This summer, Cos Cob school reconfigured its media center to fashion a “Learning Commons” that takes into consideration that children learn in a variety of different ways.
The transformation was made possible by a grant from the Greenwich Alliance for Education. Come Wednesday, the first day of school, the expectation is that the space will become a hub of exploration and collaboration – the heart of the school.
The media center – which had replaced the traditional school library at a time when computers were being introduced in schools – will soon transition to a place where children may be as likely to read on their iPads as they are to pick up a book.
And, as was pointed out during Thursday’s teacher convocation at Greenwich High School, learning is better retained when children choose their tools.
The Learning Commons features brightly colored desks in seemingly random shapes. The desks, which have grommets and chargers to hold the children’s devices, can be brought together in a variety of patterns for groups to collaborate.
The chairs slide across the floor with ease and are “wiggle-able.” Yes, when kids wiggle in their seats, the chairs actually move too. Another option is the giant upholstered “risers” which are both comfortable and versatile in terms of being reconfigured in various patterns.
Modeled after the concept of a traditional New England “town commons” where people came together to shop, socialize and learn, the idea of a Learning Commons takes into consideration that children learn in different ways.
“Kids still have books, but they’re reading more e-books and enjoying access to databases for their research,” said Cos Cob media specialist Nancy Shwartz. The Learning Commons is a vast area furnished with “gathering furniture” that children can pick up and reconfigure depending on the collaborative nature of their projects. Shwartz, explained that typically kids in upper grades will have an iPad and conduct their research online. “We need fewer non-fiction books these days,” she said, adding that gathering information from databases and the internet takes into account that information changes rapidly.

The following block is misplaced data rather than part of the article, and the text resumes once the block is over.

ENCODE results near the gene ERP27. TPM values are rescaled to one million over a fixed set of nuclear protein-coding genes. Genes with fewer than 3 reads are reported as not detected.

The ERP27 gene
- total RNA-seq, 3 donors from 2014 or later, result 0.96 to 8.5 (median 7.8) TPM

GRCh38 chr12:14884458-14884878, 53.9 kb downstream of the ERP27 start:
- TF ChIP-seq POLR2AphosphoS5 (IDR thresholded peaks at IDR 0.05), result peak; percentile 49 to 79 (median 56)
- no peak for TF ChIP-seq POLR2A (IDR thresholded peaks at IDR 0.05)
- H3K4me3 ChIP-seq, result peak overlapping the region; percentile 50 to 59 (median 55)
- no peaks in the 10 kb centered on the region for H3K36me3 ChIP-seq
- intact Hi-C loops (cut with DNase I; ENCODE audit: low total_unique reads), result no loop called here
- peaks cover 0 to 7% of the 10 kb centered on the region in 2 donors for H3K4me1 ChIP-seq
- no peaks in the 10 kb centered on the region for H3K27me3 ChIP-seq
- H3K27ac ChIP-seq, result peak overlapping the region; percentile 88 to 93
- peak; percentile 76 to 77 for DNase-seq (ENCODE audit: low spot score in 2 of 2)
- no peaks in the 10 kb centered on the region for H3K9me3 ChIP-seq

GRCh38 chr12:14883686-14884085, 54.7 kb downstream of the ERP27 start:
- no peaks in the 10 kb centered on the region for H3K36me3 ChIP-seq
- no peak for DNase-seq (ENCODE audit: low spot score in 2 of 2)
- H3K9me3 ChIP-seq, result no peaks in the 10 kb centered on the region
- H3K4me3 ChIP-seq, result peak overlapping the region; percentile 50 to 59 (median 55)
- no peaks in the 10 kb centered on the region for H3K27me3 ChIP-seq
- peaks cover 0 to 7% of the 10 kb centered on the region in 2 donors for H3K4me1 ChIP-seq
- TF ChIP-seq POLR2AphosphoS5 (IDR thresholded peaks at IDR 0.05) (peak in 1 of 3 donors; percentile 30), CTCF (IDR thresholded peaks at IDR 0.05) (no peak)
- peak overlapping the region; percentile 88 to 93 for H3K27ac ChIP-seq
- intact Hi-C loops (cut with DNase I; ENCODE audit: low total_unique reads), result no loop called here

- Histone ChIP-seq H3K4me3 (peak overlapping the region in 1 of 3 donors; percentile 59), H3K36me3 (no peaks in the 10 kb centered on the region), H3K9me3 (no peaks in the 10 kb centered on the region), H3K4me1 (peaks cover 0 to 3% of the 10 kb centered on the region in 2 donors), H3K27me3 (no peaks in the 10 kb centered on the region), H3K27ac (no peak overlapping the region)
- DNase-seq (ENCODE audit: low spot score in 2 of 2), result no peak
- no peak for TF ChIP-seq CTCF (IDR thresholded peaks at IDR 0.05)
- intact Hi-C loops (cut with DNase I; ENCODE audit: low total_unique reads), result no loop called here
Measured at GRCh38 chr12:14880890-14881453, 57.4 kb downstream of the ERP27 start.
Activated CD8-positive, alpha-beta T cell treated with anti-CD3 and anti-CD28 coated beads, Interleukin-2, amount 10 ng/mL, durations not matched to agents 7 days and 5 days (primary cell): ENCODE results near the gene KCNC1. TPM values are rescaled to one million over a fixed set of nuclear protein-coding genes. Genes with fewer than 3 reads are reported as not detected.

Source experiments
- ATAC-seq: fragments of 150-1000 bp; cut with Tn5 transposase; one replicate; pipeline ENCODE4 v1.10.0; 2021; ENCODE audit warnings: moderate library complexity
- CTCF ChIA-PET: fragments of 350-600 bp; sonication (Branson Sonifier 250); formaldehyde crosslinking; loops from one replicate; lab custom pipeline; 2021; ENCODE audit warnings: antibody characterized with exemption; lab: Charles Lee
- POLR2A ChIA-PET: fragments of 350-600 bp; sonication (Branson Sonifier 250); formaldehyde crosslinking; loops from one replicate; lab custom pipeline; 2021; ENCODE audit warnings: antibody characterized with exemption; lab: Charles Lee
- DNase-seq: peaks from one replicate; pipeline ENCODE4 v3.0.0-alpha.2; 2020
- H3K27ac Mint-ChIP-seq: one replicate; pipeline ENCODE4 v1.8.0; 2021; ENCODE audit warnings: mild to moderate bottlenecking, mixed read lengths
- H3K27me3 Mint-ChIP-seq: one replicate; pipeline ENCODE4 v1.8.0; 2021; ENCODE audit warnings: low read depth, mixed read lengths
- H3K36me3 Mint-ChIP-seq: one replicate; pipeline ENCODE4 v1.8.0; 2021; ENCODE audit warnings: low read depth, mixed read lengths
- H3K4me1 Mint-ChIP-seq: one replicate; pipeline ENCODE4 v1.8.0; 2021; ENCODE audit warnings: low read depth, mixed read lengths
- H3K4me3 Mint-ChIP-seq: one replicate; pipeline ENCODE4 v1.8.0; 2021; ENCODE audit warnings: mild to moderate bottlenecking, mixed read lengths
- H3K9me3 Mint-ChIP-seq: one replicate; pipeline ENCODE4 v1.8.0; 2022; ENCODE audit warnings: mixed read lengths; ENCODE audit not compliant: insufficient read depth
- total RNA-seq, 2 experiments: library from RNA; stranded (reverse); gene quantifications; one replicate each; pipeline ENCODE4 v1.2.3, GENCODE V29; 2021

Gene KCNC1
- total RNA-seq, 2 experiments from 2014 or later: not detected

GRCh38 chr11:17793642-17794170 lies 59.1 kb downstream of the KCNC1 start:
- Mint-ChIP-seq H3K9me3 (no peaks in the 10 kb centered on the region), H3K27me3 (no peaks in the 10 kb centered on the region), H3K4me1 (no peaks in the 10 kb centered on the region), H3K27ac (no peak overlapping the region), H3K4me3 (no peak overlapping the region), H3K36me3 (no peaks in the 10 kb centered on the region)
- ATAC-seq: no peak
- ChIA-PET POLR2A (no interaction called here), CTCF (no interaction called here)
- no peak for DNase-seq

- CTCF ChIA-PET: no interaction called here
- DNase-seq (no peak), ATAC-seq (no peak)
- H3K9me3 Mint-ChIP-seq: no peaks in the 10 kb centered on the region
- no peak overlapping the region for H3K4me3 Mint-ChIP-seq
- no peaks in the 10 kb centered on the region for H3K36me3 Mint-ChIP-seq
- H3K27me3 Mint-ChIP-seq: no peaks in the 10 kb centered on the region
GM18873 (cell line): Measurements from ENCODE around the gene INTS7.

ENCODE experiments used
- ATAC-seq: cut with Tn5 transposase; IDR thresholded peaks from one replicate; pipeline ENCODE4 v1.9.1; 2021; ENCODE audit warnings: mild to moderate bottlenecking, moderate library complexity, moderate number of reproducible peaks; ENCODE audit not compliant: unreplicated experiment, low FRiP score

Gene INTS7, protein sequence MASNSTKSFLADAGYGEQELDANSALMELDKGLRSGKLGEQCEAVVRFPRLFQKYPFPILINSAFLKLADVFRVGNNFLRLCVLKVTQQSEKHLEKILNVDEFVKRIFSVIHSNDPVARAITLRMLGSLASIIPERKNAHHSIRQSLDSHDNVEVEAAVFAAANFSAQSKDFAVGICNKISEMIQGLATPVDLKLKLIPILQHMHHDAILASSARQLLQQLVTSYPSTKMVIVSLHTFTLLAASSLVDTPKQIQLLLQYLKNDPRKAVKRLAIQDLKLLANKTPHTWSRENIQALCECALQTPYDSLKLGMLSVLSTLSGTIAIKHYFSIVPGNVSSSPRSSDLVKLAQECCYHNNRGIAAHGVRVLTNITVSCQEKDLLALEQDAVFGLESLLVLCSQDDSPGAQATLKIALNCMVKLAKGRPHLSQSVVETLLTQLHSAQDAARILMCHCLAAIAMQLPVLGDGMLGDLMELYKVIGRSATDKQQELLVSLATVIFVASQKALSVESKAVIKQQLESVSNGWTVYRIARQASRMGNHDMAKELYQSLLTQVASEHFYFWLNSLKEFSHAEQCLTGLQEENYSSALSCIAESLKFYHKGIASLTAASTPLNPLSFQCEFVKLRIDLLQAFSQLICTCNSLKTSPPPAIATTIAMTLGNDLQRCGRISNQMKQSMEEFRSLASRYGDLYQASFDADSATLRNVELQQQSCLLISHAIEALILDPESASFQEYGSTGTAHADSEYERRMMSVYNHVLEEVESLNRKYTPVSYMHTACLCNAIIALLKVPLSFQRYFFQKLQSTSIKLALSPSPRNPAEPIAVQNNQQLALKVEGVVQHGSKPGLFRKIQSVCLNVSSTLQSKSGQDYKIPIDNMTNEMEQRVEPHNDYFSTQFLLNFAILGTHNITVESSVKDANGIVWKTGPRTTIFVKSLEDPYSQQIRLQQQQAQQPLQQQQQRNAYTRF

And whereas the generation that includes many current teachers whose story telling options were limited to pencil and paper, tape recorders, and telephones, children today have email, blogs, Twitter, cell phones, Skype, Google+, YouTube, Facebook, and on and on.
“Some children still prefer the feel and smell of a book, said Shwartz. “Others prefer to read on a Kindle or iPad. Instead of books, they’re often on their iPads searching the databases we’re purchased for them rather than looking up information in books.”
The “Learning Commons” also features a Maker Space that replaces several rows of bookshelves. The Maker Space features a 3D printer and scanner, and Pricipal Schmidt said that the school is working this year with Travis Sluss of MacInspires to incorporate 3D design and printing into the routine.
The Maker Space also features a Lego wall, giant whiteboard table, chalkboard wall, and green screen where children can film puppet shows of skits and add edit in a background later.
The Lego wall, which on Thursday featured Lego spelling out “Lego and Move On,” to mimic the District norm, ‘Let Go and Move on,” will soon have creations built out horizontally. “They think they’re playing but they’re learning about physics and gravity. How far can I build it out before it falls?” Mr. Schmidt said.
The Maker Space features options both unplugged and plugged. “Some kids learn by building and moving, and other kids learn digitally,” Shwartz pointed out. Similarly, she said some children prefer tapping on a screen or keyboard, and others, she said prefer the resistance of a chalkboard or the whiteboard table.
Shwartz and Schmidt said the Maker Space offer many opportunities to explore.
Toward that end, children will have a chance to visit a “Deconstruction Station,” where all manner of hard drives, radios, old alarm clocks, and stereo speakers can be dismantled and reassembled.
“The idea is they see what’s inside and pull out their natural curiosity,” Shwartz said.
Mr. Schmidt said he’s eager to see children unearth their passions and talents. “The key words are explore, discover and make.”
Mr. Schmidt said he has ordered the biggest whiteboard available, to encourage children to share their newly discovered passions.
“We’re creating a space where they can show their learning in different ways,” said Mr. Schmidt. “They’re not told ‘How’ to do it – just to do it,” he said.
Also, in the main room of the Learning Commons, the classic hulking grey teacher’s desk has been replaced with a standing desk that takes into consideration teaching doesn’t typically get done by sitting at one’s desk. Shwartz’s new the desk rises and falls at the touch of a button.
Eventually all Greenwich Elementary schools will have their own Learning Commons decked out with “gathering furniture” and Maker Spaces, but for now Cos Cob School, which enrolls about 440 students, will experiment and see what catches on.
Mr. Schmidt and Ms. Shwartz said they’re lucky that Cos Cob School had such a spacious media center to work with. Cos Cob’s Learning Center will be the flagship for other Greenwich elementary schools Learning Commons.
“Adults expect to fail sometimes,” Mr. Schmidt said as he gestured to the stations in the Maker Space. “That’s okay. And the children will learn that it’s okay to fail too.”
“When the children are in the Maker Space, they’re not getting graded. It’s a safe place,” Shwartz said.
Mr. Schmidt said he hopes to chronicle some of the students’ reactions to the new Learning Commons and Maker Space. He expects some jaw-dropping expressions. In the fall, the school will organize a ribbon-cutting ceremony for the Learning Commons where parents can feast their eyes as well.